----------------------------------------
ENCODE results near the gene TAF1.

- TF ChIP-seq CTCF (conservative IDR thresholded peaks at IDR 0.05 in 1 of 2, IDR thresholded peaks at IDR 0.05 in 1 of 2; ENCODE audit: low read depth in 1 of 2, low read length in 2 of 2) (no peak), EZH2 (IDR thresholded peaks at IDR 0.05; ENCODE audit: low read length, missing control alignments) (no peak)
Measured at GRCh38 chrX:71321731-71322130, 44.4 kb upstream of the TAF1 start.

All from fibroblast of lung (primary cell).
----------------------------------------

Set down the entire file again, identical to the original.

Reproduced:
ENCODE results near the gene TAF1.

- TF ChIP-seq CTCF (conservative IDR thresholded peaks at IDR 0.05 in 1 of 2, IDR thresholded peaks at IDR 0.05 in 1 of 2; ENCODE audit: low read depth in 1 of 2, low read length in 2 of 2) (no peak), EZH2 (IDR thresholded peaks at IDR 0.05; ENCODE audit: low read length, missing control alignments) (no peak)
Measured at GRCh38 chrX:71321731-71322130, 44.4 kb upstream of the TAF1 start.

All from fibroblast of lung (primary cell).